If you are going by the smokers temp gauge for cooking chamber temps, this could be a big source of your problems as they are notorious for being off, sometimes as much as 50 degrees!

    Try the 3-2-1 method for your ribs. use the search feature on here for details, but basically 3 hours cooked unwrapped, then foil with apple juice for 2 hours, then unfoil and bag in the smoker for another hour to tighten up the bark again after steaming in the apple juice.

    I can attest that small briskets are a bear to keep moist! At the stall, I foil with beef broth and brewed coffee until they hit 195° before I start probing them for tenderness. Most small ones will probe tender at 200-205 IT, but I have had large packers go to 210-212 before they probed tender.
    Personally, I would bump up the heat to 250° and cook there. use a good external thermometer, preferably with dual probes to monitor smoker temp as well as internal temp of the meat.

    I would cook a couple of pork butts to get the temps and techniques dialed in before doing brisket again

    With a few adjustments to your earlier methods, you will be cranking out great BBQ in no time! Good luck, and keep us posted
  5. wanna-be-smoker

    wanna-be-smoker Smoking Fanatic

    like others said you need to cook longer but dont go by time and always by Internal temp.

    its hard to temp ribs and there are many ways to do them and you can play around with variations the 3-2-1 method to find your perfect rib. I dont mess around anymore with wrapping and just do my ribs 6 hours bone down and either baste or spritz when i feel its needed. I remove the membrane on the bone side of the ribs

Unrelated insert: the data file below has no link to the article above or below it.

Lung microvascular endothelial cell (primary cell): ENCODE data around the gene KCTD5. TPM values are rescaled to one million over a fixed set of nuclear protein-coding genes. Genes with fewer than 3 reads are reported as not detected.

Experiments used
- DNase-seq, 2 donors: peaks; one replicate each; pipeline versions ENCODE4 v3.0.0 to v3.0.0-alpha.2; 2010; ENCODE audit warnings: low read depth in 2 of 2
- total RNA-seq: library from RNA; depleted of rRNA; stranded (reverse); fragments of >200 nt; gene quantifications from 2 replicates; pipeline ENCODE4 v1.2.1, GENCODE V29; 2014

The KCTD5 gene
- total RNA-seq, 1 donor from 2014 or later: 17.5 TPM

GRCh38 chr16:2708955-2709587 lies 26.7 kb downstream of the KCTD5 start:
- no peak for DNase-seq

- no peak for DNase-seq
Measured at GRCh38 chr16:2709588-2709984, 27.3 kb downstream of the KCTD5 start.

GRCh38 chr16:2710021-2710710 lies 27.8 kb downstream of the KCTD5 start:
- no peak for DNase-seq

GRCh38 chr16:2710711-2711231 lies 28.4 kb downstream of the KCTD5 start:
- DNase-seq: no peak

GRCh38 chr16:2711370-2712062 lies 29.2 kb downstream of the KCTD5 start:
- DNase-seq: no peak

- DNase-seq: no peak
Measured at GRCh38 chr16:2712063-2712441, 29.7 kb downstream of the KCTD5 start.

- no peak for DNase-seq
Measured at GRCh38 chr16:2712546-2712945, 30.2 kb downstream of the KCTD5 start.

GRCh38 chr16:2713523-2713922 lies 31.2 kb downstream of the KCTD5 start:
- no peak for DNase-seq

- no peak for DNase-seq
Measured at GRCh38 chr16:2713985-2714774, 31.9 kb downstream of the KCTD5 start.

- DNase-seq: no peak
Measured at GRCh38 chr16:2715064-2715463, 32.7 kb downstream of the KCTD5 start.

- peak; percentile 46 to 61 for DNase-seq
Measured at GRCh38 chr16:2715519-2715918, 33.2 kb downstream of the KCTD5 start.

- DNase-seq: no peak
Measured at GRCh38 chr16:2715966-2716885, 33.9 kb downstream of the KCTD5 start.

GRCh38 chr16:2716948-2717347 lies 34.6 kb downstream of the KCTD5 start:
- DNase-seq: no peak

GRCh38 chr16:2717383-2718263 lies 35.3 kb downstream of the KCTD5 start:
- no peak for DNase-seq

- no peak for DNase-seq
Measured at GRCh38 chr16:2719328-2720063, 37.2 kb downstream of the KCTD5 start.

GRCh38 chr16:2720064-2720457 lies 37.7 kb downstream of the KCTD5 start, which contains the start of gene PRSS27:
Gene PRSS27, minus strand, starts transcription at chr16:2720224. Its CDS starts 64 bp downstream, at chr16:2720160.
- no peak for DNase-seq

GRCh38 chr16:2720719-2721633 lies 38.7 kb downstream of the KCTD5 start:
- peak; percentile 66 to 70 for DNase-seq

pulled pork you cant take to the 203-205 range for pulling and bone should pull out easy by hand.

    I dont look for a certain numbers for a finished brisket but start checking at 195. At 195 i will start probing it and when the probe goes in and through like a hot knife through butter it is done. Sometimes that will be 198 or maybe 207 you just never know.

    Its not so important with pork but Beef needs a rest when its done.
  6. cayal

    cayal Newbie

    Hi all,

    Thank you for your replies. I have a bit to try so I will test it out and get back to you.

    Thank you again.
  7. cayal

    cayal Newbie

    Just an update.

    I did 2 Pork Shoulders on the weekend and happy to say they came out as I was hoping. Moist and pulled apart as I think it should (and 2 days later still tastes as amazing as it did when it was cooked). I have added some photos.

    Just wanted to say thank you to all of you who replied and offered advice. It really helped out.


    Rings Я Us likes this.
  8. Rings Я Us

    Rings Я Us Smoking Guru SMF Premier Member

  9. gitaryzt1985

    gitaryzt1985 Fire Starter

    The difference in being able to "pull apart" and being dry can be as little as 5 degrees in my experience. I've pulled off butts that were at 195-200 and were difficult to pull in sections. I've found that 205 is the magic number. Sometimes though, I just don't have the time to let it keep cooking and I use a finishing sauce to moistening it after pulling.

    Just gotta melt the fat that holds it together. Simple as that. Best ribs I ever made were the ones that I "forgot" about and let overcook. Smoker ran at 350 degrees for an hour towards the end. It was a windy day and I was doing yard work. Talk about fall off the bone. Sometimes we get impatient.

    Also, forget cook times. Plan for 2 hours more than you need, and don't open the lid. Cook my temp until it's done...don't cook by time.